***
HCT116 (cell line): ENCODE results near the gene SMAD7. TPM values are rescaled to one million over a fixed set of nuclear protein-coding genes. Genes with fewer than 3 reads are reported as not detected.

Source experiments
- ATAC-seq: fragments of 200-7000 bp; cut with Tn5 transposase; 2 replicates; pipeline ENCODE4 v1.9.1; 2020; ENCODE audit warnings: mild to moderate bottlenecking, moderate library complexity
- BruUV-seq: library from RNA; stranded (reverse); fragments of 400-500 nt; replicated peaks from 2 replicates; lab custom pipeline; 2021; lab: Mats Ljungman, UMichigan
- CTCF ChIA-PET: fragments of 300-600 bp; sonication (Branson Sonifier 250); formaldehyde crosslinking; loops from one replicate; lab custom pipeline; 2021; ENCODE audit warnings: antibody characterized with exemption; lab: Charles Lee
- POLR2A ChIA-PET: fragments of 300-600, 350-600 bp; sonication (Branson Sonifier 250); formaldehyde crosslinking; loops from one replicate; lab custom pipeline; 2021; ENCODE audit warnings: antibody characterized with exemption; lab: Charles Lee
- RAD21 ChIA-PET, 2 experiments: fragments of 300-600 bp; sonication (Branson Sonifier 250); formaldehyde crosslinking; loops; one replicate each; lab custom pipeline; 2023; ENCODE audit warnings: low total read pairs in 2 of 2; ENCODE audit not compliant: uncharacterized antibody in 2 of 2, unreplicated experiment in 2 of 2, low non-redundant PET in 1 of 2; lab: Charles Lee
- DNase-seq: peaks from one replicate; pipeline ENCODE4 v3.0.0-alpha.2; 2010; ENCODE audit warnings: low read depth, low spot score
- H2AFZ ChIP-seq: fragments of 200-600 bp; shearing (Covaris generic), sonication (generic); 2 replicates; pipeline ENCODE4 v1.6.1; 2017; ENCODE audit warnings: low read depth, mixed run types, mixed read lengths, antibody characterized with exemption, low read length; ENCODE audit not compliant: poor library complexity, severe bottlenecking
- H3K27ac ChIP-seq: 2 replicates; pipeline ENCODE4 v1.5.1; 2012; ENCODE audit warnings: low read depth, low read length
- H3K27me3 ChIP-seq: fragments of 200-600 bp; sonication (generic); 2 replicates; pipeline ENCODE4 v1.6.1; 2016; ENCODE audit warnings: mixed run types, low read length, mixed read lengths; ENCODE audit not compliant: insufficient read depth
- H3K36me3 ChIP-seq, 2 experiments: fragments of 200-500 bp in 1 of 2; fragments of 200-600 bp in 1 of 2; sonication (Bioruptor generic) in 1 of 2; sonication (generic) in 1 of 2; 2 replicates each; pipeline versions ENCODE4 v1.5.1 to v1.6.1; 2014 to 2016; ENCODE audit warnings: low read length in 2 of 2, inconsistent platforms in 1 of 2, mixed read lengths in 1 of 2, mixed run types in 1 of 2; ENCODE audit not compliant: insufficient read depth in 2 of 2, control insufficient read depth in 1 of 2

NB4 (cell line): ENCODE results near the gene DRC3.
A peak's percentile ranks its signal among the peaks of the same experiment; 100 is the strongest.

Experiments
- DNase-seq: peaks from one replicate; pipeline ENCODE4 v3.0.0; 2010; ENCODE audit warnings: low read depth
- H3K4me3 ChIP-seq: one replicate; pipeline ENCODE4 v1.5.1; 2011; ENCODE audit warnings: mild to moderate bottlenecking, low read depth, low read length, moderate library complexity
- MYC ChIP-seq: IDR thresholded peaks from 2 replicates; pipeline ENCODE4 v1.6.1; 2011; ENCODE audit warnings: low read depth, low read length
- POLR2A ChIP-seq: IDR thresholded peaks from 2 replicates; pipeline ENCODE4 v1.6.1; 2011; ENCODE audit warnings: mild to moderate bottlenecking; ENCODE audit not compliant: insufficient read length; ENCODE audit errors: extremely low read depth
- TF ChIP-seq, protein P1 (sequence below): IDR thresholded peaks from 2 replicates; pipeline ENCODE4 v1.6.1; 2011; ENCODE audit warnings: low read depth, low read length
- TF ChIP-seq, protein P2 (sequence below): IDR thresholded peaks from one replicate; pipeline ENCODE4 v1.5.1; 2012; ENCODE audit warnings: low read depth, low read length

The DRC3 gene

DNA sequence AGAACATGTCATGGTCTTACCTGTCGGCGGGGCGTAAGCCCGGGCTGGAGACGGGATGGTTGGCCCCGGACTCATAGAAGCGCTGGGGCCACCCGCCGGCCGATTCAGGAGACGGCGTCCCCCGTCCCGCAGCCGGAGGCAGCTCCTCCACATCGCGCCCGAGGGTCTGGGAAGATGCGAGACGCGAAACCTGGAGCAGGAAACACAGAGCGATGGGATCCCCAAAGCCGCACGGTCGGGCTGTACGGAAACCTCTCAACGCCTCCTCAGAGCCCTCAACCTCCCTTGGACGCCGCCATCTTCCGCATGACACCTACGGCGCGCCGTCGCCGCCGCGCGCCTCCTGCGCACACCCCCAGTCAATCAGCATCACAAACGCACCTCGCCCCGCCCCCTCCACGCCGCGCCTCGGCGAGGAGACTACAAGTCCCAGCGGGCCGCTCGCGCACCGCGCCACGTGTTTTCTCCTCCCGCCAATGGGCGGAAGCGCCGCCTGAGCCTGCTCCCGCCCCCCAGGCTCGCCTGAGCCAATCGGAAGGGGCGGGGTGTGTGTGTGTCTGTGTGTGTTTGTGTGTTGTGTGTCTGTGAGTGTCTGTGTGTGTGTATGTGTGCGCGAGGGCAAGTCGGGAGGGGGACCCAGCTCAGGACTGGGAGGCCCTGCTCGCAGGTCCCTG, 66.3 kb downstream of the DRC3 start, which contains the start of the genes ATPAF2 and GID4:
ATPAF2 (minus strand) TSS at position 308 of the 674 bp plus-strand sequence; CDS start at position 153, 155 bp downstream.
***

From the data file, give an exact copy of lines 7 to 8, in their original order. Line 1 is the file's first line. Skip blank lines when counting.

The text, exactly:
- RAD21 ChIA-PET, 2 experiments: fragments of 300-600 bp; sonication (Branson Sonifier 250); formaldehyde crosslinking; loops; one replicate each; lab custom pipeline; 2023; ENCODE audit warnings: low total read pairs in 2 of 2; ENCODE audit not compliant: uncharacterized antibody in 2 of 2, unreplicated experiment in 2 of 2, low non-redundant PET in 1 of 2; lab: Charles Lee
- DNase-seq: peaks from one replicate; pipeline ENCODE4 v3.0.0-alpha.2; 2010; ENCODE audit warnings: low read depth, low spot score